First of all, the company is trying sell Windows 7 by way of Xbox and Kinect. The idea is that people love those latter products, and if they knew Microsoft made them, they might be more inclined to buy Windows 7 too. Second, the new campaign suggests using all of these products together as a great way of fostering family fun. Thus, the ads are filled wall to wall with people—laughing, conniving and generally goofing around. The result, unfortunately, is Microsoft soup—a campaign that sells everything and nothing.
The first spot, titled "Epic Share," features a father dancing to an Xbox game that uses the Kinect motion technology. His daughter records his embarrassing moves on her Windows Phone, then sends the footage to her brother, who uploads it to the Web using his Windows 7 PC. Another brother sitting on the couch then shows Dad the online video. Dad just stares blankly, like the imbecile he is, before getting in on the joke and sharing some more silly dance moves. The whole thing feels terribly cluttered, particularly next to Apple's recent minimalist iPad work. The spot is also meant to be funny, but it ends up mostly feeling awkward.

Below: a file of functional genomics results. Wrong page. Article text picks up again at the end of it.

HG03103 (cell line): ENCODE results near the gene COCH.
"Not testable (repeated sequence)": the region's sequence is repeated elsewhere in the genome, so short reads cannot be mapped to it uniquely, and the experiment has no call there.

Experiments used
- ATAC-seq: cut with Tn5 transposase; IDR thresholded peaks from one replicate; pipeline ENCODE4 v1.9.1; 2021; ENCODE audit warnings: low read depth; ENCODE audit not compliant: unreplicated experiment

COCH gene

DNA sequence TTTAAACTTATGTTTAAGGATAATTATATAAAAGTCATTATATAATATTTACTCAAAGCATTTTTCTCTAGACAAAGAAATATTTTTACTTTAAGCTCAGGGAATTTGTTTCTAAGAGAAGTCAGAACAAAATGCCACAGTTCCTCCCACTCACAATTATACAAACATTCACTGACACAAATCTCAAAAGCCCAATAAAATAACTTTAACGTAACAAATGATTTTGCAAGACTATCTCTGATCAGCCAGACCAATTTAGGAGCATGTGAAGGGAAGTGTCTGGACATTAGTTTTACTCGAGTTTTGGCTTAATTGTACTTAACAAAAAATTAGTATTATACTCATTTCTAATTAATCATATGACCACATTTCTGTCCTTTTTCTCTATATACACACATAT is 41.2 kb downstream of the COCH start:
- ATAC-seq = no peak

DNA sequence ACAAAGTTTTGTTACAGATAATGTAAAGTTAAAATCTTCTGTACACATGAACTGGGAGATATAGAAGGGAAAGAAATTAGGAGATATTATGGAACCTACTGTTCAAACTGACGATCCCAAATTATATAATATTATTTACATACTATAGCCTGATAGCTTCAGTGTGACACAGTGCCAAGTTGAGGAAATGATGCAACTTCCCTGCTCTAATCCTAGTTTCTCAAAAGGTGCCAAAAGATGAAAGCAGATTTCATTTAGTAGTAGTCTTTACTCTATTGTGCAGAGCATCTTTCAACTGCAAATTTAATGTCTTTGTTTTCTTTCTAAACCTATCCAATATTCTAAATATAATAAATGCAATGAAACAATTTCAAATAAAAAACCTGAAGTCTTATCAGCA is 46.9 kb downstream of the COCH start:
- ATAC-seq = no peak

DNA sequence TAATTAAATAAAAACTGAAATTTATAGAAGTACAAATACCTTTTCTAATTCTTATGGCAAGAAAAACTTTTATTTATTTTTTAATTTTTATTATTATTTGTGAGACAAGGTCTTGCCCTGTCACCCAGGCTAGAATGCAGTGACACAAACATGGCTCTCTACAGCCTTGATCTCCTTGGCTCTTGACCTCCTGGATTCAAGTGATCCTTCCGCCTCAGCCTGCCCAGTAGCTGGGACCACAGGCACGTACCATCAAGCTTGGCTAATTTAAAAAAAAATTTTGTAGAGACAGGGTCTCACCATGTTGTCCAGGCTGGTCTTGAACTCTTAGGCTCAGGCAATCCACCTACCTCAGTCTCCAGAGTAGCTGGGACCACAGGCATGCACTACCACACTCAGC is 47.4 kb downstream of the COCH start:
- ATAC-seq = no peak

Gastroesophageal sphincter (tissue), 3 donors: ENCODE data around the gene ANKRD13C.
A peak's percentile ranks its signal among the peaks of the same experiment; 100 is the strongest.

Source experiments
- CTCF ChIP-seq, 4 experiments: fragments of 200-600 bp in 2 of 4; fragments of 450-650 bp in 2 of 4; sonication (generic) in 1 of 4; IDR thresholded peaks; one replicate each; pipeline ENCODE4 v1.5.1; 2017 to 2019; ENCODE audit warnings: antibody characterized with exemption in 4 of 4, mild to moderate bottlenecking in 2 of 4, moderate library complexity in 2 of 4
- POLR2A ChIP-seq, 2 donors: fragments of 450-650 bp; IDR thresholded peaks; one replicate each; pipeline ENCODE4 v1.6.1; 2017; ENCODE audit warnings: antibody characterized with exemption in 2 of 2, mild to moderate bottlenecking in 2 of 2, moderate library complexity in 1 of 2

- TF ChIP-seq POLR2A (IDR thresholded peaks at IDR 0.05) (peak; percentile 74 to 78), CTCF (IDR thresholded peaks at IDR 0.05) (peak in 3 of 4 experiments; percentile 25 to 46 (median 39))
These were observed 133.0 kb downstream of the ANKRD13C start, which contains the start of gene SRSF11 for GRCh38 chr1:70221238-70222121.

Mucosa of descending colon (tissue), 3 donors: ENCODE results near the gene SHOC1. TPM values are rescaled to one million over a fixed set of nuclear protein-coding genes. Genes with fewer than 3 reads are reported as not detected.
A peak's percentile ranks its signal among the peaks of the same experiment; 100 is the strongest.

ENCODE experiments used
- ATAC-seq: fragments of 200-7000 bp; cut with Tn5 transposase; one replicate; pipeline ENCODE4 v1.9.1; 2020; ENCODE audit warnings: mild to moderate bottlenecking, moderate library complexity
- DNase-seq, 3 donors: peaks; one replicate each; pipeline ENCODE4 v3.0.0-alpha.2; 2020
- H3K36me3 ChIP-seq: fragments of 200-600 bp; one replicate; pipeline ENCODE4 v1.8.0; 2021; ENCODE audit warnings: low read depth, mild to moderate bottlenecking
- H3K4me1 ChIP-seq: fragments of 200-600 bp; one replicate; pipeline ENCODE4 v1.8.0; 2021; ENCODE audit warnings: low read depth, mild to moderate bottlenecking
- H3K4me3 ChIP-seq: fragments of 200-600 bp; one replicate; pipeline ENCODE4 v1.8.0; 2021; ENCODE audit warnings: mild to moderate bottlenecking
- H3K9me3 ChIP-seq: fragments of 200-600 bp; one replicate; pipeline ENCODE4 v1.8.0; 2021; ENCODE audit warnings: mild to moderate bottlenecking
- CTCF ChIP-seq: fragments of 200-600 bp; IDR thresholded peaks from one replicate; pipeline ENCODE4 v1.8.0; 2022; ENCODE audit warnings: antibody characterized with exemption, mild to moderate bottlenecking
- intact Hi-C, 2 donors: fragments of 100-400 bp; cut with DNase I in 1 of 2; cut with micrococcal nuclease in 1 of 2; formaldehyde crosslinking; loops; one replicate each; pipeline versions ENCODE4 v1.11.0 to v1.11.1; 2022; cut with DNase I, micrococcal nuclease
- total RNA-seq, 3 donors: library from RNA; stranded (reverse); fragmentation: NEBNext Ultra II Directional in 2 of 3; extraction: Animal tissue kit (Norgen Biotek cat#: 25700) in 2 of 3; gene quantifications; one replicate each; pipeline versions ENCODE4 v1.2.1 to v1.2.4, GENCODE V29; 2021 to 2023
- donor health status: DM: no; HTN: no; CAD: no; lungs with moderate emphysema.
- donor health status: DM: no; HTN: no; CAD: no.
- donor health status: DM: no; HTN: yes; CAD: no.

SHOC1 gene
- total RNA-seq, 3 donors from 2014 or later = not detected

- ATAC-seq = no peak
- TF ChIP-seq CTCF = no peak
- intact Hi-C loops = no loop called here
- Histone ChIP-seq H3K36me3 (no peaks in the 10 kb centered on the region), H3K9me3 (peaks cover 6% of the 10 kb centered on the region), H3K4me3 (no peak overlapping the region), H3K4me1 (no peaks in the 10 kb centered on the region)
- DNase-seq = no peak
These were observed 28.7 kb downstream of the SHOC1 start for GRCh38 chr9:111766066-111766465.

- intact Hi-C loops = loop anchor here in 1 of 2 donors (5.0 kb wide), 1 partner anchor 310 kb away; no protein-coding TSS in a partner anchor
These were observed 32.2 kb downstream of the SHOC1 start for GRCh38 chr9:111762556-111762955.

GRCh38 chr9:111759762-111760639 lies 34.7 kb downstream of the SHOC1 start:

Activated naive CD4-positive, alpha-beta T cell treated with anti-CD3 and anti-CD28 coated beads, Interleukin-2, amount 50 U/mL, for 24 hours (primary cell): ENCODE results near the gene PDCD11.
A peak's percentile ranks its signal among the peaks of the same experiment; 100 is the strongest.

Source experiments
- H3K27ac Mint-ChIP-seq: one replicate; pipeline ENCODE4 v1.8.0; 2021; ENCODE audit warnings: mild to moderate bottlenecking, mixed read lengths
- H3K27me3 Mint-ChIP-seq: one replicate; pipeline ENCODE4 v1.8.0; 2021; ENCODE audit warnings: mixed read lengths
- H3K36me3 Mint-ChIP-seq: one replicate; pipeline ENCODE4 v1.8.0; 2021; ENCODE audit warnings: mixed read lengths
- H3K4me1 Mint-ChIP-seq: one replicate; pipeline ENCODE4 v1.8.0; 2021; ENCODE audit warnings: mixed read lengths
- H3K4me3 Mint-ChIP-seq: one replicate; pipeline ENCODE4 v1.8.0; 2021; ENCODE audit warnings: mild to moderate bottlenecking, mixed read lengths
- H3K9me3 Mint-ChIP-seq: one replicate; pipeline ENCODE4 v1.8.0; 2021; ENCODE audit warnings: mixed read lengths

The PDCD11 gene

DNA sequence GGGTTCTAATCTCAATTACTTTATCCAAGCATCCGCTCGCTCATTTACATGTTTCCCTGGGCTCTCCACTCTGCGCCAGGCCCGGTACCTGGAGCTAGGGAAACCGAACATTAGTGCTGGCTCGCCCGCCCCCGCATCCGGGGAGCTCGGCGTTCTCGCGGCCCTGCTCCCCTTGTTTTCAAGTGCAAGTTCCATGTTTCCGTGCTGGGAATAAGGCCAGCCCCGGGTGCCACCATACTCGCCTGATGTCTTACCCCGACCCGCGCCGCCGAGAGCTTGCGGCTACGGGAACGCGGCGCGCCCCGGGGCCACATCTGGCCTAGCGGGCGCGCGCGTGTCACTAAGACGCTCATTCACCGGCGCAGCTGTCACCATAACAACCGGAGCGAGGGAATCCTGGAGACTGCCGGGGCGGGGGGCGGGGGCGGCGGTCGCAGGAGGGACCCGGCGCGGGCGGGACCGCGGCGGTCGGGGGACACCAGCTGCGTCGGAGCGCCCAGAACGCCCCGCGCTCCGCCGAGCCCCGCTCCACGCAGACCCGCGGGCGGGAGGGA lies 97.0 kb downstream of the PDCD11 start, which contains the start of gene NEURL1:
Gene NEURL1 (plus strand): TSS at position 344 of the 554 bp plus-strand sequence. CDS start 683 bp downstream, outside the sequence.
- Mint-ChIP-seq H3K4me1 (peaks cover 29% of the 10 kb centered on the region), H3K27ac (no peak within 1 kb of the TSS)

A second spot shows a boy giving a PowerPoint presentation to his parents, explaining why they should get a dog. Inspired, the father, once again a complete fool, makes his own presentation about why he should be allowed to golf on Sundays. "It's a great time to be a family," the tagline says at the end. Except it feels a bit like the opposite.
Each ad closes out by showing a grid of the various characters and products we just saw. It's emblematic of the problem—there's too much going on and not enough of it connects. The ads—dialog free so they can run in 35 countries—are meant to seem endearing and spontaneous. But in the end they feel manufactured. People may love Xbox and Kinect, but these spots are unlikely to turn them into Windows 7 fans as well.
Campaign: "It's a great time to be a family"
Agency: Crispin Porter + Bogusky, Boulder, Colo.